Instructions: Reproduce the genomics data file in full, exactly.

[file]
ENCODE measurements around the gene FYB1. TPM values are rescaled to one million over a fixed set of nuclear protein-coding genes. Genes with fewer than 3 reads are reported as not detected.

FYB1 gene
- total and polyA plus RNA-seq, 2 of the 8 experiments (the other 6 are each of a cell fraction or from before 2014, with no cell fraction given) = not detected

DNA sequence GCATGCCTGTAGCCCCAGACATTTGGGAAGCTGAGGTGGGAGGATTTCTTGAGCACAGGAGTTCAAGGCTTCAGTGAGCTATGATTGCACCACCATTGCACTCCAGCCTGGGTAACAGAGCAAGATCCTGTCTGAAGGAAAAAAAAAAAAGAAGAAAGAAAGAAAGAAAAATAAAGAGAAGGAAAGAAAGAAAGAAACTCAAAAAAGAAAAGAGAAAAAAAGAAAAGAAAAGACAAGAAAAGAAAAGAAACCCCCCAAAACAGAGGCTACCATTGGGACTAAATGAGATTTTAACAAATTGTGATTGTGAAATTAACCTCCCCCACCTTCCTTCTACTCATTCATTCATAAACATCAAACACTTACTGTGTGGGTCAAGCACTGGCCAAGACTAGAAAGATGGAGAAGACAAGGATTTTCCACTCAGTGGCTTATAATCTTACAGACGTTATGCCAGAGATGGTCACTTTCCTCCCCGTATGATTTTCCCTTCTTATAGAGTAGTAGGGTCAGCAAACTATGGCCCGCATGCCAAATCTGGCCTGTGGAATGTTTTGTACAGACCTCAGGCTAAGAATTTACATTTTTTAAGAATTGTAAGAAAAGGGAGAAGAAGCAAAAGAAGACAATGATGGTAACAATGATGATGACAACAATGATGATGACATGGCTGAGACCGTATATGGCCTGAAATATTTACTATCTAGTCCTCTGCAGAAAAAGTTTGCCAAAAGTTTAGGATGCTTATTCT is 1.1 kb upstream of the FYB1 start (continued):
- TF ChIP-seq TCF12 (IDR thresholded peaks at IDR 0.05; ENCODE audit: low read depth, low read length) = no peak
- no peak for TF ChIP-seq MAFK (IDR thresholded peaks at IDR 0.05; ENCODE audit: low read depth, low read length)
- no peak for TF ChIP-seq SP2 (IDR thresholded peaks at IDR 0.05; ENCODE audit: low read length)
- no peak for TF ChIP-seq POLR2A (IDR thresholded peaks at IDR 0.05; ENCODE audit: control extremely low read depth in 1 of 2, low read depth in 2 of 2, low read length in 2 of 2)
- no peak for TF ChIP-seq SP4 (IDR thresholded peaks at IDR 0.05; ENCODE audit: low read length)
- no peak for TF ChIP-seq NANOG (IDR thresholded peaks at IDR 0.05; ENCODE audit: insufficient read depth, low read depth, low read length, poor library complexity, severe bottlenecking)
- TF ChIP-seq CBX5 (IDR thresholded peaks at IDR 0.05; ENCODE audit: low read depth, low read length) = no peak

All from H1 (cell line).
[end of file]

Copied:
ENCODE measurements around the gene FYB1. TPM values are rescaled to one million over a fixed set of nuclear protein-coding genes. Genes with fewer than 3 reads are reported as not detected.

FYB1 gene
- total and polyA plus RNA-seq, 2 of the 8 experiments (the other 6 are each of a cell fraction or from before 2014, with no cell fraction given) = not detected

DNA sequence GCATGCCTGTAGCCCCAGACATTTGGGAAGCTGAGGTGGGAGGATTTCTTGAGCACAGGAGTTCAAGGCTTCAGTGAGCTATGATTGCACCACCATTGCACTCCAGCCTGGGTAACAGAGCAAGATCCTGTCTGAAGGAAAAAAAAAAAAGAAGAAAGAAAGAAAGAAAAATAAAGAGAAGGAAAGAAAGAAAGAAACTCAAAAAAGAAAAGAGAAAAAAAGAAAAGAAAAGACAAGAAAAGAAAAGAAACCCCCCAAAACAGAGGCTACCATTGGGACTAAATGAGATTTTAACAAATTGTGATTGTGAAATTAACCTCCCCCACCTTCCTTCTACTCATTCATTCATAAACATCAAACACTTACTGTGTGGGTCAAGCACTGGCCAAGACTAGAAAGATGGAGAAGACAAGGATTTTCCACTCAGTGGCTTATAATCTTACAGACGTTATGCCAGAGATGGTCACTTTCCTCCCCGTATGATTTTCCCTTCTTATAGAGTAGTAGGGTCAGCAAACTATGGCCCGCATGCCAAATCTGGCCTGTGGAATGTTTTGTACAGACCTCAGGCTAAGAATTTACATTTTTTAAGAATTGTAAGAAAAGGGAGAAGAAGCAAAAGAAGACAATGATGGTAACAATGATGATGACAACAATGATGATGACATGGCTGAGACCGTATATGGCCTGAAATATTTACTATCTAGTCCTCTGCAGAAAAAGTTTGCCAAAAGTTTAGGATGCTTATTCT is 1.1 kb upstream of the FYB1 start (continued):
- TF ChIP-seq TCF12 (IDR thresholded peaks at IDR 0.05; ENCODE audit: low read depth, low read length) = no peak
- no peak for TF ChIP-seq MAFK (IDR thresholded peaks at IDR 0.05; ENCODE audit: low read depth, low read length)
- no peak for TF ChIP-seq SP2 (IDR thresholded peaks at IDR 0.05; ENCODE audit: low read length)
- no peak for TF ChIP-seq POLR2A (IDR thresholded peaks at IDR 0.05; ENCODE audit: control extremely low read depth in 1 of 2, low read depth in 2 of 2, low read length in 2 of 2)
- no peak for TF ChIP-seq SP4 (IDR thresholded peaks at IDR 0.05; ENCODE audit: low read length)
- no peak for TF ChIP-seq NANOG (IDR thresholded peaks at IDR 0.05; ENCODE audit: insufficient read depth, low read depth, low read length, poor library complexity, severe bottlenecking)
- TF ChIP-seq CBX5 (IDR thresholded peaks at IDR 0.05; ENCODE audit: low read depth, low read length) = no peak

All from H1 (cell line).